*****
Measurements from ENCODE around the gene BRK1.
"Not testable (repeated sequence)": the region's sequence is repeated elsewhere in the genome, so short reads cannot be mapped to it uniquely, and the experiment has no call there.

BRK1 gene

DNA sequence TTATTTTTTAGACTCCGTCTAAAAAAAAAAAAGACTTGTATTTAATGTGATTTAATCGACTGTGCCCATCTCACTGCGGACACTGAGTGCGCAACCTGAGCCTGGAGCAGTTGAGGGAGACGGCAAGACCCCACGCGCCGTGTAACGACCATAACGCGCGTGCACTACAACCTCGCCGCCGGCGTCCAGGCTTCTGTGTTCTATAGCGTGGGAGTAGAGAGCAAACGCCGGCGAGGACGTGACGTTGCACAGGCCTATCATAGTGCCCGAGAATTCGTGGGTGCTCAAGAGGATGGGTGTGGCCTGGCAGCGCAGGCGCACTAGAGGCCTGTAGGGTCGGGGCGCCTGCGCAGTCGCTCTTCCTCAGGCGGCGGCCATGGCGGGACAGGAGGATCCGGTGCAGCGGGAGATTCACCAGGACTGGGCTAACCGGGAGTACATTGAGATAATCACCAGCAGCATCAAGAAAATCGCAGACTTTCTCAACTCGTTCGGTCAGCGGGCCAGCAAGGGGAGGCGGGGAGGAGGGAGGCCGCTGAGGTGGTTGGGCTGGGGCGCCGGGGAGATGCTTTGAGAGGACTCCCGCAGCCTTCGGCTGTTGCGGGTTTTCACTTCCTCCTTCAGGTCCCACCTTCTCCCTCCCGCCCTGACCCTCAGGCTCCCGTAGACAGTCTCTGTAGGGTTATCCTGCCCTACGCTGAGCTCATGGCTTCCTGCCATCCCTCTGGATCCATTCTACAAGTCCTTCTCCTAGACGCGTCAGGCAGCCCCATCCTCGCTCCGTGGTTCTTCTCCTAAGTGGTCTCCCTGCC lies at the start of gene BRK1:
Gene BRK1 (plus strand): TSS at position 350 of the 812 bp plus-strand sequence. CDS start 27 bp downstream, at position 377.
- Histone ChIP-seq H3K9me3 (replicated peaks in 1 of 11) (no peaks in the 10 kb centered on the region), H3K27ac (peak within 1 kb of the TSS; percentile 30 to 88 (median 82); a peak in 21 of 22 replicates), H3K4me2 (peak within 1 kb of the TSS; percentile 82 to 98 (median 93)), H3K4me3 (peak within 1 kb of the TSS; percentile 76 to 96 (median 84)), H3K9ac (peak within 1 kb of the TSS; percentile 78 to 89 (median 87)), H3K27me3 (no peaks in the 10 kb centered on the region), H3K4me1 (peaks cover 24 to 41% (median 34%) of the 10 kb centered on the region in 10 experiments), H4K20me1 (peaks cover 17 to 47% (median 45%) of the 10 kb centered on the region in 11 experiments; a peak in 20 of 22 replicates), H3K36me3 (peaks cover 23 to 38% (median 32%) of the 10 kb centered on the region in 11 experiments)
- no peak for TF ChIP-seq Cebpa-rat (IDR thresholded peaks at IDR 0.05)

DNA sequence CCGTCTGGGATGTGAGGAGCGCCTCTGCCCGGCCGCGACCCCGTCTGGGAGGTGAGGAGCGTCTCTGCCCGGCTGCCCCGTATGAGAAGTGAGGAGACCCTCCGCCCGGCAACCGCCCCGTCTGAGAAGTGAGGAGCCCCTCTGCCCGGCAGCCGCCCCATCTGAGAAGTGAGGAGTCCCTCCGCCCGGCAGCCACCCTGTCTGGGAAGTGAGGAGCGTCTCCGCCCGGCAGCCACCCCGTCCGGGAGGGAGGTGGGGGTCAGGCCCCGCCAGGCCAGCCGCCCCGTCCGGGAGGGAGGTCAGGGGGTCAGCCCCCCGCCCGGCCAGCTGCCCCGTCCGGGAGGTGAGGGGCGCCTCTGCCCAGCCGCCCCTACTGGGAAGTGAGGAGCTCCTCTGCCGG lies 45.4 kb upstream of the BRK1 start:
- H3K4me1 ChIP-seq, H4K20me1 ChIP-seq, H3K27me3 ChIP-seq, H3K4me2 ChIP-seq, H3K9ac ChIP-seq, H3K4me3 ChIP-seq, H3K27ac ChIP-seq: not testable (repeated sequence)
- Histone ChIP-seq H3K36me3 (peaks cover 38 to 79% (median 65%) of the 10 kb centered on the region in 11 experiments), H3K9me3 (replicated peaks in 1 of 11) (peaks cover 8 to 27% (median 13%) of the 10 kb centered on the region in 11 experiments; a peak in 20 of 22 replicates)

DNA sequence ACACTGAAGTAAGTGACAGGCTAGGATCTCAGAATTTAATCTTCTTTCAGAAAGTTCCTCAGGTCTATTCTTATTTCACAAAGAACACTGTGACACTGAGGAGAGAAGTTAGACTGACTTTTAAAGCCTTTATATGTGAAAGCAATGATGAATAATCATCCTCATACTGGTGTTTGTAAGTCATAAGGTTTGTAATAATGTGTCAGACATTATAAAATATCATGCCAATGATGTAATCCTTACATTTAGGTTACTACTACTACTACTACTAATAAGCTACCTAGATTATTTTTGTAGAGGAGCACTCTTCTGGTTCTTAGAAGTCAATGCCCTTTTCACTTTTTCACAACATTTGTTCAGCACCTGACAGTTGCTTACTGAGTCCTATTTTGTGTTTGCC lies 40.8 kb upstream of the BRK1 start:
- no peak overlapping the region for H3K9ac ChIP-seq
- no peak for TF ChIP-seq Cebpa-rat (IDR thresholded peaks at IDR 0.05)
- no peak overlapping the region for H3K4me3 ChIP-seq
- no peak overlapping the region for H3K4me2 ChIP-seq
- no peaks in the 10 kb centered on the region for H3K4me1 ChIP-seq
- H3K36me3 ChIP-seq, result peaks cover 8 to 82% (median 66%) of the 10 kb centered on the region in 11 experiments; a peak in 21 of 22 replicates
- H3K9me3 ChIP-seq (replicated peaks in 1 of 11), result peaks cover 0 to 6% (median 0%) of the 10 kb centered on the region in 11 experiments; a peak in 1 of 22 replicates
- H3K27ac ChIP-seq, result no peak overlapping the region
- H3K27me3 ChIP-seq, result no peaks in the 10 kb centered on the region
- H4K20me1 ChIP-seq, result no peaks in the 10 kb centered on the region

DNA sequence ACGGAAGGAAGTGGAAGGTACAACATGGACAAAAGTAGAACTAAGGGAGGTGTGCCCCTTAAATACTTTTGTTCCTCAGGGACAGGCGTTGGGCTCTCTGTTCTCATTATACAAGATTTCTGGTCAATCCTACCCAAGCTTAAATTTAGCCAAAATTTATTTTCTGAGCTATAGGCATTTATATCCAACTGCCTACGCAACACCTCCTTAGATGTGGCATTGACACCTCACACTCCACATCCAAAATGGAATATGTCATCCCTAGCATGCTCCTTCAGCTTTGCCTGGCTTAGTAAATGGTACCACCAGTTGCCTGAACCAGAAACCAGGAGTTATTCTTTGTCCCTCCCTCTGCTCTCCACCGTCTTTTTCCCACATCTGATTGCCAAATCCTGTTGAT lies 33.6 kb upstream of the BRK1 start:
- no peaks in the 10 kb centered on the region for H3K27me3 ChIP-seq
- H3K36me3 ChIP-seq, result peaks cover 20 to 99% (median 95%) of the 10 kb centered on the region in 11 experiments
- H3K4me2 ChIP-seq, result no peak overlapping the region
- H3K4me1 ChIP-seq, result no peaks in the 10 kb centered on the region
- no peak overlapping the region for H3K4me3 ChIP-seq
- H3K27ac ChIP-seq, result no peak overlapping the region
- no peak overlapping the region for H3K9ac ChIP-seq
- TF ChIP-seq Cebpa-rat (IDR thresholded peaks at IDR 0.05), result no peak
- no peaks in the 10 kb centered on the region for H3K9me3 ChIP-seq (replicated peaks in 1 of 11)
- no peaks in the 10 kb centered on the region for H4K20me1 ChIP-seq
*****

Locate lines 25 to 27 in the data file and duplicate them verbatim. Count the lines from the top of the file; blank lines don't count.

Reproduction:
- H3K4me2 ChIP-seq, result no peak overlapping the region
- H3K4me1 ChIP-seq, result no peaks in the 10 kb centered on the region
- no peak overlapping the region for H3K4me3 ChIP-seq